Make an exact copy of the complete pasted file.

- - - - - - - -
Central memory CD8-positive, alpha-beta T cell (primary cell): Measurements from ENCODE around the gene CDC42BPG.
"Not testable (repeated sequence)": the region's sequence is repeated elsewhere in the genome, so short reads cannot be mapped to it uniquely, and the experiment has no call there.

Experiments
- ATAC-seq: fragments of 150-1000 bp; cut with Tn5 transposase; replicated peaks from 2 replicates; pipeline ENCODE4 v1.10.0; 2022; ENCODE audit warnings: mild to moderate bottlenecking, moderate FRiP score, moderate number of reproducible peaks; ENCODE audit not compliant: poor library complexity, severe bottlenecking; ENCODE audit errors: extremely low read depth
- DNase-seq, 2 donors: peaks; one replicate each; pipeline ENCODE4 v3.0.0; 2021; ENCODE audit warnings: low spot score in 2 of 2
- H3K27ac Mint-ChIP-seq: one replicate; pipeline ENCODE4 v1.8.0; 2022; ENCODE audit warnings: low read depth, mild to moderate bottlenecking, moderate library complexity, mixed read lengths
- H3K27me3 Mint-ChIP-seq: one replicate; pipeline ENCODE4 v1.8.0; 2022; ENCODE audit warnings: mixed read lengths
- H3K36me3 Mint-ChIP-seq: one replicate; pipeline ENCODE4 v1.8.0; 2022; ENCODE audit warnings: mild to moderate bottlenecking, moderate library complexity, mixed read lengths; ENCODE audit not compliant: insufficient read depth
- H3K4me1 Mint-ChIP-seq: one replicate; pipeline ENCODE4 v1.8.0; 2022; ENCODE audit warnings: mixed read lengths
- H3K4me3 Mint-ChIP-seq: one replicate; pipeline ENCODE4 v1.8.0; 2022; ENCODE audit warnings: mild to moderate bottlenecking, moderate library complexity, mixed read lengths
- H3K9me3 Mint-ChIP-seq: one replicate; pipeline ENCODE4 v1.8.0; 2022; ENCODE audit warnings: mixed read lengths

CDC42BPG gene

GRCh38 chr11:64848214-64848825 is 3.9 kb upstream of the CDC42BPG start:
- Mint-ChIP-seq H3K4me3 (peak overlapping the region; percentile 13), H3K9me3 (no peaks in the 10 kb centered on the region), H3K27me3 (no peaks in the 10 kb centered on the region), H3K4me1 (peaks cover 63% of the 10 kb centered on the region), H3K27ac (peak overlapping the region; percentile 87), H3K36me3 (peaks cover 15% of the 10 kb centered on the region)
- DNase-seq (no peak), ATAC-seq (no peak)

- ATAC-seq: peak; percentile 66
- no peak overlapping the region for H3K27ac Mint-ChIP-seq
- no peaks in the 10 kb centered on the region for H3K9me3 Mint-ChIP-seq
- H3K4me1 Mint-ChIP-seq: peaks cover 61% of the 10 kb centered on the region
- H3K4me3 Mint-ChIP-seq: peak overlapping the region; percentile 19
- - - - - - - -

Central memory CD8-positive, alpha-beta T cell (primary cell): Measurements from ENCODE around the gene CDC42BPG.
"Not testable (repeated sequence)": the region's sequence is repeated elsewhere in the genome, so short reads cannot be mapped to it uniquely, and the experiment has no call there.

Experiments
- ATAC-seq: fragments of 150-1000 bp; cut with Tn5 transposase; replicated peaks from 2 replicates; pipeline ENCODE4 v1.10.0; 2022; ENCODE audit warnings: mild to moderate bottlenecking, moderate FRiP score, moderate number of reproducible peaks; ENCODE audit not compliant: poor library complexity, severe bottlenecking; ENCODE audit errors: extremely low read depth
- DNase-seq, 2 donors: peaks; one replicate each; pipeline ENCODE4 v3.0.0; 2021; ENCODE audit warnings: low spot score in 2 of 2
- H3K27ac Mint-ChIP-seq: one replicate; pipeline ENCODE4 v1.8.0; 2022; ENCODE audit warnings: low read depth, mild to moderate bottlenecking, moderate library complexity, mixed read lengths
- H3K27me3 Mint-ChIP-seq: one replicate; pipeline ENCODE4 v1.8.0; 2022; ENCODE audit warnings: mixed read lengths
- H3K36me3 Mint-ChIP-seq: one replicate; pipeline ENCODE4 v1.8.0; 2022; ENCODE audit warnings: mild to moderate bottlenecking, moderate library complexity, mixed read lengths; ENCODE audit not compliant: insufficient read depth
- H3K4me1 Mint-ChIP-seq: one replicate; pipeline ENCODE4 v1.8.0; 2022; ENCODE audit warnings: mixed read lengths
- H3K4me3 Mint-ChIP-seq: one replicate; pipeline ENCODE4 v1.8.0; 2022; ENCODE audit warnings: mild to moderate bottlenecking, moderate library complexity, mixed read lengths
- H3K9me3 Mint-ChIP-seq: one replicate; pipeline ENCODE4 v1.8.0; 2022; ENCODE audit warnings: mixed read lengths

CDC42BPG gene

GRCh38 chr11:64848214-64848825 is 3.9 kb upstream of the CDC42BPG start:
- Mint-ChIP-seq H3K4me3 (peak overlapping the region; percentile 13), H3K9me3 (no peaks in the 10 kb centered on the region), H3K27me3 (no peaks in the 10 kb centered on the region), H3K4me1 (peaks cover 63% of the 10 kb centered on the region), H3K27ac (peak overlapping the region; percentile 87), H3K36me3 (peaks cover 15% of the 10 kb centered on the region)
- DNase-seq (no peak), ATAC-seq (no peak)

- ATAC-seq: peak; percentile 66
- no peak overlapping the region for H3K27ac Mint-ChIP-seq
- no peaks in the 10 kb centered on the region for H3K9me3 Mint-ChIP-seq
- H3K4me1 Mint-ChIP-seq: peaks cover 61% of the 10 kb centered on the region
- H3K4me3 Mint-ChIP-seq: peak overlapping the region; percentile 19